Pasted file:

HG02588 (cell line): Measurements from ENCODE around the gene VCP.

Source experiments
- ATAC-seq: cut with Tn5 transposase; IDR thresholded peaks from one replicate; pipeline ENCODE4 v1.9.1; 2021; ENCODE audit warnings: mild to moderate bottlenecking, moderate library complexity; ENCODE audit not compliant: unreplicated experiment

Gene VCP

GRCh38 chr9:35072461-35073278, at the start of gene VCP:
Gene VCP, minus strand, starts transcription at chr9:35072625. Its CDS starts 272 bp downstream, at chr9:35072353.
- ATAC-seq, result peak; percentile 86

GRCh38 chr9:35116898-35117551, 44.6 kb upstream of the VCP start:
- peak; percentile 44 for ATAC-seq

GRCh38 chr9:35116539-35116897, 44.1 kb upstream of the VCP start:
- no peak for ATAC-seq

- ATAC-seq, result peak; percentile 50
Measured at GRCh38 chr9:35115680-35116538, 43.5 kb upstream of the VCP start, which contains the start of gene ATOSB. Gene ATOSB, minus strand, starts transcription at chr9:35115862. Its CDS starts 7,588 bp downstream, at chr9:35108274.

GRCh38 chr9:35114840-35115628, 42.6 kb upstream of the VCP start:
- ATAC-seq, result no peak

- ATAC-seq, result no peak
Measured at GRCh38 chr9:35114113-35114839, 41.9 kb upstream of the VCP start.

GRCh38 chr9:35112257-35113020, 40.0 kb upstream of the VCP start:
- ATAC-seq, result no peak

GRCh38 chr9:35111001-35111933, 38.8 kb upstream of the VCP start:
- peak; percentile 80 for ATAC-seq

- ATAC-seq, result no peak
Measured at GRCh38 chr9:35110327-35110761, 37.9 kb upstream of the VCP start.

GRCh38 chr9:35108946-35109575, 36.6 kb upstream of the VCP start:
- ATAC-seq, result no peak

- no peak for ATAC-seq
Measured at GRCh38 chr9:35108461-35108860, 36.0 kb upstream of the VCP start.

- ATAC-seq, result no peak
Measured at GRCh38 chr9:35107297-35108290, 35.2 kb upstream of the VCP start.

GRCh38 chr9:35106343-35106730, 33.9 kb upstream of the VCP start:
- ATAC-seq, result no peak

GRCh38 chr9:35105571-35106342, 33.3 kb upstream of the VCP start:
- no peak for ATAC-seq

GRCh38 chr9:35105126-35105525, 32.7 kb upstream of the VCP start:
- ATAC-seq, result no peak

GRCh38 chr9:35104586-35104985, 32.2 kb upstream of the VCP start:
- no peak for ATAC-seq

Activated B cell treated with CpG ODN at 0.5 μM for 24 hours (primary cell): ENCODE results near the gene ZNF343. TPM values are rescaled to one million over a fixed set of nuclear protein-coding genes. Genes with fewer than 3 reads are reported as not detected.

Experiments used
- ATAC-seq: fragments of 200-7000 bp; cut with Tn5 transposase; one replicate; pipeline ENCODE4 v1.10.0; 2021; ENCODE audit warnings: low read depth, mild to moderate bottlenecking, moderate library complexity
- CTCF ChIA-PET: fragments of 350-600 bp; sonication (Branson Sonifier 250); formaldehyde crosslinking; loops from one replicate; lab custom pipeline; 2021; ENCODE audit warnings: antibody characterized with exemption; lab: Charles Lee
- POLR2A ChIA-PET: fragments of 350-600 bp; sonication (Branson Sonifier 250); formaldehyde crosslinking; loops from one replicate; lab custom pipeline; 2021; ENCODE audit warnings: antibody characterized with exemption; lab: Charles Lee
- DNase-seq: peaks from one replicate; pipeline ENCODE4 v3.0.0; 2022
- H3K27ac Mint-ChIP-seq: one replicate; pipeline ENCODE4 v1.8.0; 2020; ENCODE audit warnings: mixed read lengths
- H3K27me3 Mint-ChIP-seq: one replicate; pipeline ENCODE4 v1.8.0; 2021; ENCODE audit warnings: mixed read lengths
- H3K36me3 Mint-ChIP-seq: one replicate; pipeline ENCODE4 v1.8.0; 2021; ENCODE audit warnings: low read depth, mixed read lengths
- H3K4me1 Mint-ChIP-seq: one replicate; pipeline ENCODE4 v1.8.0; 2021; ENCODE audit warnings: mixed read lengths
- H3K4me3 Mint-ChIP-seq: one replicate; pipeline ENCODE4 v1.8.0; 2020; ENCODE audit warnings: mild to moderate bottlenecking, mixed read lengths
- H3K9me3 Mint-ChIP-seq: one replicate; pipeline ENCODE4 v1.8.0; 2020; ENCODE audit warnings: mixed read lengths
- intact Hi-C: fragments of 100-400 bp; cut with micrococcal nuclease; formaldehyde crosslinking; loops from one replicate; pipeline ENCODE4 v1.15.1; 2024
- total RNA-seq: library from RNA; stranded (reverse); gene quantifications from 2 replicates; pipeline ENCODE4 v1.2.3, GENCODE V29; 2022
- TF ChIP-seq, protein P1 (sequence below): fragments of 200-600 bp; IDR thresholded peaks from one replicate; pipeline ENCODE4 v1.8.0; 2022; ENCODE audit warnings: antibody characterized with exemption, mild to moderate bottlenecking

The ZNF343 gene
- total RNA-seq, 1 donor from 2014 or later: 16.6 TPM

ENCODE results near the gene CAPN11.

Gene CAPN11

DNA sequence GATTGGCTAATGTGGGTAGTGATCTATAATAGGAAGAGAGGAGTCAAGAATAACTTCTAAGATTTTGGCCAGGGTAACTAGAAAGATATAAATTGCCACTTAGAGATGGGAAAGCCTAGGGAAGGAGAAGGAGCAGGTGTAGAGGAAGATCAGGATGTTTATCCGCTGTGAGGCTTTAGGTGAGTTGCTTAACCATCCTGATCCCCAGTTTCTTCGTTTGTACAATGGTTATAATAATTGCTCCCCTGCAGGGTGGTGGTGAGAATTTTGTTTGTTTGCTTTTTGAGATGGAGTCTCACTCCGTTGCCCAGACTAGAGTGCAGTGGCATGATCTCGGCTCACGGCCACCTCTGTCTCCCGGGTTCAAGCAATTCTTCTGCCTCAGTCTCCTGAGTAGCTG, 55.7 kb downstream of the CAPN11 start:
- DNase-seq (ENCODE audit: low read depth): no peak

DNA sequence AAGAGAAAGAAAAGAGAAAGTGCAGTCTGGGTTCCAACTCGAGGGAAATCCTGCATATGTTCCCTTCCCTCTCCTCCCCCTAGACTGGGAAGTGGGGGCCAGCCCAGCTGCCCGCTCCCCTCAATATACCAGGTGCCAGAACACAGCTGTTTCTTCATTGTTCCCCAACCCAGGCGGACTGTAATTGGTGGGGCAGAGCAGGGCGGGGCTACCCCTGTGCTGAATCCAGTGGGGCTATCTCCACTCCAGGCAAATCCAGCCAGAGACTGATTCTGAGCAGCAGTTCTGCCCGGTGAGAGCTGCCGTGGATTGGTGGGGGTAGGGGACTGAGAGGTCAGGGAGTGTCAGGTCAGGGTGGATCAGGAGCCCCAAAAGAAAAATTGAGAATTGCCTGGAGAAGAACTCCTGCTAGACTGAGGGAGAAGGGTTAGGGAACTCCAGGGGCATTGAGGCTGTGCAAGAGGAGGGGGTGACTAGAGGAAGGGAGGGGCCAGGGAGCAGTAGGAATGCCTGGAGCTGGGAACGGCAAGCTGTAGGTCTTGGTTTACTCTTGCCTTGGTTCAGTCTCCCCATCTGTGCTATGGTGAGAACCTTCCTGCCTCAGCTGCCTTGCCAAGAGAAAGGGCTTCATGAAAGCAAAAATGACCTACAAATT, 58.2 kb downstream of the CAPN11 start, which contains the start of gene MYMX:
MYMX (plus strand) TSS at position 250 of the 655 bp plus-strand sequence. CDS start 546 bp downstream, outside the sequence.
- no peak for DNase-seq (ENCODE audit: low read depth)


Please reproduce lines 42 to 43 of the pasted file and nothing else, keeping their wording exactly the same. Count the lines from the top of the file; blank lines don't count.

- POLR2A ChIA-PET: fragments of 350-600 bp; sonication (Branson Sonifier 250); formaldehyde crosslinking; loops from one replicate; lab custom pipeline; 2021; ENCODE audit warnings: antibody characterized with exemption; lab: Charles Lee
- DNase-seq: peaks from one replicate; pipeline ENCODE4 v3.0.0; 2022